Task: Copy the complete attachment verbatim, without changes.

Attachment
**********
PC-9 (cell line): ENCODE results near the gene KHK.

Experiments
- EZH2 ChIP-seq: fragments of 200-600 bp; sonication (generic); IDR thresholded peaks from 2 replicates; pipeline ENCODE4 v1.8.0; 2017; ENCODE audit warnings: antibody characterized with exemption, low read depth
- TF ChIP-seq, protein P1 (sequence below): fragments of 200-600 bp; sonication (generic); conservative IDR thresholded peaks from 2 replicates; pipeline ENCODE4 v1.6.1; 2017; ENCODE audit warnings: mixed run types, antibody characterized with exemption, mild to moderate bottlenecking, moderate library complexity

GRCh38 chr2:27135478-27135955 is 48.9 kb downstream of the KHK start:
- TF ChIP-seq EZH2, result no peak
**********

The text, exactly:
PC-9 (cell line): ENCODE results near the gene KHK.

Experiments
- EZH2 ChIP-seq: fragments of 200-600 bp; sonication (generic); IDR thresholded peaks from 2 replicates; pipeline ENCODE4 v1.8.0; 2017; ENCODE audit warnings: antibody characterized with exemption, low read depth
- TF ChIP-seq, protein P1 (sequence below): fragments of 200-600 bp; sonication (generic); conservative IDR thresholded peaks from 2 replicates; pipeline ENCODE4 v1.6.1; 2017; ENCODE audit warnings: mixed run types, antibody characterized with exemption, mild to moderate bottlenecking, moderate library complexity

GRCh38 chr2:27135478-27135955 is 48.9 kb downstream of the KHK start:
- TF ChIP-seq EZH2, result no peak